Books for people who find Mother’s Day difficult

The cookbooks are coming out en masse, there are dressing gowns in every department store catalogue, and cards with flowers on them being displayed at the front of stationery shops and newsagents. Mother’s Day is coming… And it’s almost impossible to avoid.

For many people, the lead-up to Mother’s Day is a time that fills them with complicated feelings including guilt or grief. Here are some books for those people who – for whatever reason – dread the arrival of Mother’s Day every year.


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For people who have lost their mother…

When Leigh Van Der Hoorst lost her own Mum to cancer in 2008 it rocked her to the core. Without My Mum chronicles this period in her life, and describes how she moved through the grief to redefine herself. With contributions from many inspiring women around the world including Jools Oliver, Megan Gale, and Lisa Wilkinson, Without My Mum is a book that provides solace and wisdom from other motherless daughters.

(Interestingly, the first Mother’s Day was held in 1908 by the social activist, Anna Jarvis, as a way of recognising the anniversary of her own mother’s death.)


For further reading try…

  • After is Nikki Gemmell’s brave and devastating memoir exploring what happened after her elderly mother decided to end her own life.
  • Wild is the true story of a young woman who decides to hike the Pacific Crest Trail after struggling with her own mother’s death.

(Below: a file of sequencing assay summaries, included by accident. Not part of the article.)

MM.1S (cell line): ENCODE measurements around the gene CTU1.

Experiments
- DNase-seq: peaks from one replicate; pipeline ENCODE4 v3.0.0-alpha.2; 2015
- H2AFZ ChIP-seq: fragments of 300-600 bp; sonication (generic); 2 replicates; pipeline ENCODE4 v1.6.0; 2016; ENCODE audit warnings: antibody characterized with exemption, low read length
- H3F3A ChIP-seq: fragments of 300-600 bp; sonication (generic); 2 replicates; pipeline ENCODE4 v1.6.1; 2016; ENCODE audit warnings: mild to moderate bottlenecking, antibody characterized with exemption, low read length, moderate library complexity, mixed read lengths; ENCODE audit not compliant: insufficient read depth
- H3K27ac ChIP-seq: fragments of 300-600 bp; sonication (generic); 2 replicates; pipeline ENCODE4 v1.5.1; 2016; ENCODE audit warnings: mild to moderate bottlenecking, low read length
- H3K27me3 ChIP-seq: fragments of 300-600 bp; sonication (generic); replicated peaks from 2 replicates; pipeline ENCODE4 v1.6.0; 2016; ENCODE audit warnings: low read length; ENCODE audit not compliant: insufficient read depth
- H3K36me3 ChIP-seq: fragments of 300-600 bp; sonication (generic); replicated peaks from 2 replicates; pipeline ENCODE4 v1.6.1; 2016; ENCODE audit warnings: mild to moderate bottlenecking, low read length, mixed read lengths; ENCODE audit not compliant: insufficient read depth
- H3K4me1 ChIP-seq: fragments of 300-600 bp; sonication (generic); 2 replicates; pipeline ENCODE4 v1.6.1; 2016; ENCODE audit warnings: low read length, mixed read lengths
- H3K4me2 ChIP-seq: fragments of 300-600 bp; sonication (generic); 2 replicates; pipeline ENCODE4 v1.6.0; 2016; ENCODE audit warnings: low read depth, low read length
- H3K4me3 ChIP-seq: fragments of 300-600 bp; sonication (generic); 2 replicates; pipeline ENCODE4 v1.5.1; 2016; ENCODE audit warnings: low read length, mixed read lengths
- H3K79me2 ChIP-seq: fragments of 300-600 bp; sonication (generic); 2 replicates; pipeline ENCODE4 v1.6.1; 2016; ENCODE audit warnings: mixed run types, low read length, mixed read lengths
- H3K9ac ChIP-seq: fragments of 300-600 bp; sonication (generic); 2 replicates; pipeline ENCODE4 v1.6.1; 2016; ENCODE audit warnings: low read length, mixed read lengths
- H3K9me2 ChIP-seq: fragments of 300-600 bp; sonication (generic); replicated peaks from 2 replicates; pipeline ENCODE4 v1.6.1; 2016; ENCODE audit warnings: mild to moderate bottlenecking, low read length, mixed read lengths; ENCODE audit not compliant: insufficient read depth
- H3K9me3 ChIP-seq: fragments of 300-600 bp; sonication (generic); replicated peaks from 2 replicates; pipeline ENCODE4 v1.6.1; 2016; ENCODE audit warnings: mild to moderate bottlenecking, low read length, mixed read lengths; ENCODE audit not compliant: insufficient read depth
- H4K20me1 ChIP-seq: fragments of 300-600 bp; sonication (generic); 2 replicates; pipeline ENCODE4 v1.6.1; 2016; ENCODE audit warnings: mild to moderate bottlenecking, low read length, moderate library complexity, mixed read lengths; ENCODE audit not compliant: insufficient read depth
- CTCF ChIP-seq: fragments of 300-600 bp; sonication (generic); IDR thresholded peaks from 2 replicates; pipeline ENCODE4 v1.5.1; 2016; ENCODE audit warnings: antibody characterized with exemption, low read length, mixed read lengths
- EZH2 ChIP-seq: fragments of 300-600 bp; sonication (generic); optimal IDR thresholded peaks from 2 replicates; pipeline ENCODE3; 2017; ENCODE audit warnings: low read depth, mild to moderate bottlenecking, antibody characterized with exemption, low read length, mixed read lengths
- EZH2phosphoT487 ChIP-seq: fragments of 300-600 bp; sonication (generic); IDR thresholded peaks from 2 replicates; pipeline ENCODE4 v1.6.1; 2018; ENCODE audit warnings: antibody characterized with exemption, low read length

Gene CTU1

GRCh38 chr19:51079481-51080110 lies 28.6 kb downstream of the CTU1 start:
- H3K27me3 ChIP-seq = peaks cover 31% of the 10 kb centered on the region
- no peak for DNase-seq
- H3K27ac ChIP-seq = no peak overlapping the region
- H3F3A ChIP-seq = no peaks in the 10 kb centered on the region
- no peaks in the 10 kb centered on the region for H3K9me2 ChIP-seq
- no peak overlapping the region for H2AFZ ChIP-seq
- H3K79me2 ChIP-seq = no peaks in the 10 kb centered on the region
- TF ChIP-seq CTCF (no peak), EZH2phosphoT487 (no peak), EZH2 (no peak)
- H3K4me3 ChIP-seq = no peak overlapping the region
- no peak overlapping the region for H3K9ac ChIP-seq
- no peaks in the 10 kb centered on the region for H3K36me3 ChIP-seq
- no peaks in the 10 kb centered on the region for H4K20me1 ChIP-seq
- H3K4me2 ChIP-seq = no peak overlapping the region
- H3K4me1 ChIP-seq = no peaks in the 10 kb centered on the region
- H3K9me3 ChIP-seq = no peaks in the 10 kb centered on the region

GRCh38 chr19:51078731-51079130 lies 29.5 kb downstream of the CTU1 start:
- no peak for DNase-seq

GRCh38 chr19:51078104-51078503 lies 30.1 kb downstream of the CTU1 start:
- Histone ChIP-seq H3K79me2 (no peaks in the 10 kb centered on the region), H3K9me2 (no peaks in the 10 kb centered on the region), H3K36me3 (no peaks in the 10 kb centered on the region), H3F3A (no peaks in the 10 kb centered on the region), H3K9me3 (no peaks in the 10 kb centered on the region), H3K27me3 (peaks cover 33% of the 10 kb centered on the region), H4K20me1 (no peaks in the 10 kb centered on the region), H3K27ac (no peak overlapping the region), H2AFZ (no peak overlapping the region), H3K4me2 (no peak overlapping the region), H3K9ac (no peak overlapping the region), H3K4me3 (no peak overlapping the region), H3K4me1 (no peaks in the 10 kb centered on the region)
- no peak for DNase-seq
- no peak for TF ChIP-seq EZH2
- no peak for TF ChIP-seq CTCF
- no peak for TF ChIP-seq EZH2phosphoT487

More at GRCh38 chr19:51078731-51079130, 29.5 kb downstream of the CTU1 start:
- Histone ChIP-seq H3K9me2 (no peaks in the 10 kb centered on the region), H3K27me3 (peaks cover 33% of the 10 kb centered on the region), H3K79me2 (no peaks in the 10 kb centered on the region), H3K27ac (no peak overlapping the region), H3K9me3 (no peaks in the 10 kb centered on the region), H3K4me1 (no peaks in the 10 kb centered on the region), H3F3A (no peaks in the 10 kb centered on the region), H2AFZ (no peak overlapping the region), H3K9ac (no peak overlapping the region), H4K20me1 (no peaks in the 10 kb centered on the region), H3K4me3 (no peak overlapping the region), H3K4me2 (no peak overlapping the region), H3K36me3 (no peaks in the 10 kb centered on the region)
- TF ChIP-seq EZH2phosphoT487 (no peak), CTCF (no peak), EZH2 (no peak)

• Grief is the Thing with Feathers is an acclaimed novel about a widower and his young sons, which looks at how grief informs – and is informed by – love, art, and language.
  • In The Quiet is a radiant debut novel from Australian writer Eliza Henry-Jones. It tells the story of a grieving family as seen through the eyes of Cate Carlton, their mother and wife, who has recently died.

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For people who have a difficult relationship with their mother…

The protagonist in Elizabeth Strout’s My Name Is Lucy Barton is recovering in hospital when her mother – who the daughter has been estranged from for many years – unexpectedly appears at her bedside. This novel, from the Pulitzer Prize-winning author of Olive Kitteridge powerfully and concisely captures the complex dynamics that thrive in the relationship between a mother and a daughter.

You can read our review of this novel here.


For further reading try…